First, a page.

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Author ORCID Identifier


Open Access Dissertation

Document Type


Degree Name

Doctor of Philosophy (PhD)

Degree Program

Electrical and Computer Engineering

Year Degree Awarded


Month Degree Awarded


First Advisor

Amir Arbabi

Subject Categories

Electromagnetics and Photonics | Electronic Devices and Semiconductor Manufacturing | Nanotechnology Fabrication | Other Electrical and Computer Engineering


The invention and advancement of optical devices have tremendously changed our life. Devices such as cameras, displays and optical sensors are now an integral part of our lives. Moreover, with the rapid growth in new markets such as virtual reality (VR), augmented reality (AR), autonomous vehicles and internet of things (IoT) the need for optical devices is expected to grow considerably. Recent advances in nano-fabrication techniques have spurred a new wave of interest in optical metasurfaces. Metasurfaces are arrays of wisely selected nano-scattereres that generate desired transformation on the incident light. Metasurfaces provide a new platform for the development of a new class of optical elements which have planar form-factor and can be potentially low-cost. There are many complex interactions in a typical metasurfaces, which adds to the complexity of their design. For structures where modeling such complex interactions between the meta-atoms are not possible, optimization is the only alternative to enhance the performance. Gradient descent is the most efficient method for this type of optimization, since it utilizes the gradients derived using adjoint technique. Adjoint optimization was mostly used in context of topology optimization, however, topology optimization requires high resolution in representation of the meta-atoms topology. Also the optimized devices may not be readily fabricable. Instead of designing free-form structures, we propose and experimentally demonstrate an adjoint optimization method based on parameterized rectangular meta-atom. One intriguing feature that distinguishes optical metasurfaces from conventional optical components is their multifunctional capability. However, multifunctional metasurfaces with efficiencies approaching those of their single-functional counterparts require more degrees of freedom. In chapter III we will describe design of 2.5D metasurfaces and will describe the implementation of parameterized adjoint method for such structures. The adjoint optimization is a powerful method to achieve higher performance for metasurfaces however, it relies on full-wave simulations so the maximum size of device which can be optimized by adjoint optimization technique is limited by the available computational resources. In chapter IV, several techniques will be proposed to increase the performance of larger structure which can not be optimized with adjoint optimization. The methods show reasonable accuracy and high performance. And finally in chapter V, we present systematic approach to explore the large degrees of freedom in meta-atom shapes, and will develop an efficient multi-wavelength, dispersion engineered, and multi-angle metasurfaces that are robust to fabrication errors. The success of the presented method leads to optimal metasurface designs and will enable a planar architecture for high performance optical systems with complex meta-atoms.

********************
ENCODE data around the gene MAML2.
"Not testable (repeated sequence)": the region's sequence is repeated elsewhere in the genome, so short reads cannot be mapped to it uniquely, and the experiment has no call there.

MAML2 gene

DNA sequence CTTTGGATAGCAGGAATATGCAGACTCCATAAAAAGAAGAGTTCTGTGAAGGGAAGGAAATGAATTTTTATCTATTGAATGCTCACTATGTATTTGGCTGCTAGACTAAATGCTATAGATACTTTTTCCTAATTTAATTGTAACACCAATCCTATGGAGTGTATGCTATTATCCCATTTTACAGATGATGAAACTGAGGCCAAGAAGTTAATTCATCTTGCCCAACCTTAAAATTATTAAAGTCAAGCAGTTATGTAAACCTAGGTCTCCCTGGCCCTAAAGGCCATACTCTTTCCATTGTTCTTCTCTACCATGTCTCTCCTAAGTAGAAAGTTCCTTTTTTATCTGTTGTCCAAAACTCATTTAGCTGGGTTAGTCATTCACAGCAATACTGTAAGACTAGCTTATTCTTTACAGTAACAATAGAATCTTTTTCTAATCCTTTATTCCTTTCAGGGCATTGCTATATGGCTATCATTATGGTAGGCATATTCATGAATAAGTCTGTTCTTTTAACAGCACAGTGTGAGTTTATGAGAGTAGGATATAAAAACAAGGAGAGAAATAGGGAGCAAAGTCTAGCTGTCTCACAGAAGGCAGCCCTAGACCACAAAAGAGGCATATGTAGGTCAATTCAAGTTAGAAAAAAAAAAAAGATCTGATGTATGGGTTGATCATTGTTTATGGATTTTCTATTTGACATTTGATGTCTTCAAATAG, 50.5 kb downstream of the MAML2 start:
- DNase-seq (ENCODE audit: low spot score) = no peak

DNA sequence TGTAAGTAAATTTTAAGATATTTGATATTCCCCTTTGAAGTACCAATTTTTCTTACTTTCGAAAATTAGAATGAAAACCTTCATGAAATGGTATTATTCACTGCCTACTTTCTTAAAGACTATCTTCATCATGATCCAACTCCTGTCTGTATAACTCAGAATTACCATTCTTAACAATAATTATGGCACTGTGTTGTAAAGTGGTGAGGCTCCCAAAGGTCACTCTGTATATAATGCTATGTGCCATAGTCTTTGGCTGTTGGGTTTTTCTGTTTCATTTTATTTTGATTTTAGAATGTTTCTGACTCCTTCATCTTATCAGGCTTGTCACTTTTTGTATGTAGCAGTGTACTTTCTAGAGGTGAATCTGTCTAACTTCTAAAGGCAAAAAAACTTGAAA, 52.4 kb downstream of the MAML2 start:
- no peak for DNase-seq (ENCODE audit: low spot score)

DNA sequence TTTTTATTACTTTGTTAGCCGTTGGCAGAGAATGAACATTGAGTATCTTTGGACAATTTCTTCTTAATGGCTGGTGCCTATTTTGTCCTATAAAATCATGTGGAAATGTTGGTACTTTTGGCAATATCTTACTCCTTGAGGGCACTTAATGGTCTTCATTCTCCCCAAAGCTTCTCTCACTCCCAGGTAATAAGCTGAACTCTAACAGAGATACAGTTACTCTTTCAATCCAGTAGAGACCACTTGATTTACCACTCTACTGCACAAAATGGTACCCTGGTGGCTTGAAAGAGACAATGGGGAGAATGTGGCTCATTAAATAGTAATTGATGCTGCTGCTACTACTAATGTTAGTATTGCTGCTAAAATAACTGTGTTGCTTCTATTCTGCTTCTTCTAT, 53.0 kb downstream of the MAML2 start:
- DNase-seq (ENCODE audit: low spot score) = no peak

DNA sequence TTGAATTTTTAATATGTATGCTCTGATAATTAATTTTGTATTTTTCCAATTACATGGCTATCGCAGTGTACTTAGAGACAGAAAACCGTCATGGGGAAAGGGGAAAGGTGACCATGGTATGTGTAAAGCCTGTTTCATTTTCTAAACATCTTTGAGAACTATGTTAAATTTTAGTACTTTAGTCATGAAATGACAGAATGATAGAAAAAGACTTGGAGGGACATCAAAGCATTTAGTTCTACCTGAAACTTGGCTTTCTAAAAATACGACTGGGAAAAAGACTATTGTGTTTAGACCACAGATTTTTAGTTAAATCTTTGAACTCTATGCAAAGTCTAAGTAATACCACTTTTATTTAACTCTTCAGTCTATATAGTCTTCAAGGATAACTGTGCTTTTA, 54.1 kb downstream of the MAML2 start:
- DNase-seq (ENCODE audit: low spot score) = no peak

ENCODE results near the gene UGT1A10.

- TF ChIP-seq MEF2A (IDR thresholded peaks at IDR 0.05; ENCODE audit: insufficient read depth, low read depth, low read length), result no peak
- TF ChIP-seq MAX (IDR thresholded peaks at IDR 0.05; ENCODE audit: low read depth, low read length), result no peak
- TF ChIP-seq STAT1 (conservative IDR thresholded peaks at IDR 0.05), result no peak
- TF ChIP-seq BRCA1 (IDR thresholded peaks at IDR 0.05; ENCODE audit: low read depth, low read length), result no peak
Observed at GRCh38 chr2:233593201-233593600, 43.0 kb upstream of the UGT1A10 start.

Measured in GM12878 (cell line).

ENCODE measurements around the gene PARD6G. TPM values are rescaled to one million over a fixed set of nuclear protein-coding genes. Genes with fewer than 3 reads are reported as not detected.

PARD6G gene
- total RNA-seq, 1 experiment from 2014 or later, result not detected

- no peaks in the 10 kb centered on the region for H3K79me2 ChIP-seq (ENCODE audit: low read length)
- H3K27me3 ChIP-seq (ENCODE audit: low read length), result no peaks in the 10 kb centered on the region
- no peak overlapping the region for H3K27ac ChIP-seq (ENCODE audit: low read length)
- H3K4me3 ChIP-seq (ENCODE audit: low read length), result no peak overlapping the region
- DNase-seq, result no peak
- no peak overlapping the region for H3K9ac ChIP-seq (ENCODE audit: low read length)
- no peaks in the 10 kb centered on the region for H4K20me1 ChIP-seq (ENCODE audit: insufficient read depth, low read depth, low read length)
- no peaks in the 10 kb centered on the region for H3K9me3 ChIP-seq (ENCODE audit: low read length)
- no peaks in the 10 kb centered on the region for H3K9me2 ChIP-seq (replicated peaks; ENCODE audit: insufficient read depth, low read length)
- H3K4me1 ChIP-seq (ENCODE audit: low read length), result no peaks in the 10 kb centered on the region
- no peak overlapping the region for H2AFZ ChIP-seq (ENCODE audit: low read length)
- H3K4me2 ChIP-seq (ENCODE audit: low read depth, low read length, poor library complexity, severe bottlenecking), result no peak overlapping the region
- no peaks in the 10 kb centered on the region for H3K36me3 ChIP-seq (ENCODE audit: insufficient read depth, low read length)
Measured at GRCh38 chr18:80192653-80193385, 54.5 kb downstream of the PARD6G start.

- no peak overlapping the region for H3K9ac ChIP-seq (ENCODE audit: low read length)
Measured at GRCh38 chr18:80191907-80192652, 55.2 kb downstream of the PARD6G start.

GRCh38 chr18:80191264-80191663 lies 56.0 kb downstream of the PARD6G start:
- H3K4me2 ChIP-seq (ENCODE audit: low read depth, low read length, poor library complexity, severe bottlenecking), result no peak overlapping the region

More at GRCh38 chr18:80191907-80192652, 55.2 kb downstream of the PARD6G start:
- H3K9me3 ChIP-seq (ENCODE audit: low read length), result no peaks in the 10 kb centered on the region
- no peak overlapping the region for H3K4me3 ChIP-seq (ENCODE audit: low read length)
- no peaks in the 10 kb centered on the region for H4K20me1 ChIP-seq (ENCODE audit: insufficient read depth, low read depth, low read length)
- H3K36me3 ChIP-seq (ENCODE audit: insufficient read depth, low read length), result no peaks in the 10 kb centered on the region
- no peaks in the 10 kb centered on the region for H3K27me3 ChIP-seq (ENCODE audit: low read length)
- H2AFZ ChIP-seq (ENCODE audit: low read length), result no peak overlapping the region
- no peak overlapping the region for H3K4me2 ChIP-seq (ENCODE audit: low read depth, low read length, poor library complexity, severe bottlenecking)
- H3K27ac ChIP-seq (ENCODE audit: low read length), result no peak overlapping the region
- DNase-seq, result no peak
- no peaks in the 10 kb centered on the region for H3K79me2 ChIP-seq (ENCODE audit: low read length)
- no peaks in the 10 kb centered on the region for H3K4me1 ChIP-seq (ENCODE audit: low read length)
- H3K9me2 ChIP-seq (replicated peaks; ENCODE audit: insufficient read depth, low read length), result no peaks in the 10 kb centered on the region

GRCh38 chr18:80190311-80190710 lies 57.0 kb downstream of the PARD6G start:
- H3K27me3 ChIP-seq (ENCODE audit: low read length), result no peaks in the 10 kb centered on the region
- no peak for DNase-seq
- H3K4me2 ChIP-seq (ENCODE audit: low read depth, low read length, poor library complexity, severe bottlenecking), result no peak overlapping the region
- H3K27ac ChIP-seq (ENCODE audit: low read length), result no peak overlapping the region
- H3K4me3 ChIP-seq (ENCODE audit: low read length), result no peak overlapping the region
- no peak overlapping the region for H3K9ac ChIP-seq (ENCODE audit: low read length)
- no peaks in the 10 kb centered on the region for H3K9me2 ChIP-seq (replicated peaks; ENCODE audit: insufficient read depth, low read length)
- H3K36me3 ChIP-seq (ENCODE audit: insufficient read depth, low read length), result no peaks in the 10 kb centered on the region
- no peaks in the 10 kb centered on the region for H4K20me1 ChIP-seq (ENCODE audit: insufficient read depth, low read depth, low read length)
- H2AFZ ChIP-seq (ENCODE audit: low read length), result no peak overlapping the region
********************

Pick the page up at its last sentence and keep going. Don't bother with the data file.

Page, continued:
Creative Commons License

Creative Commons Attribution 4.0 License
This work is licensed under a Creative Commons Attribution 4.0 License.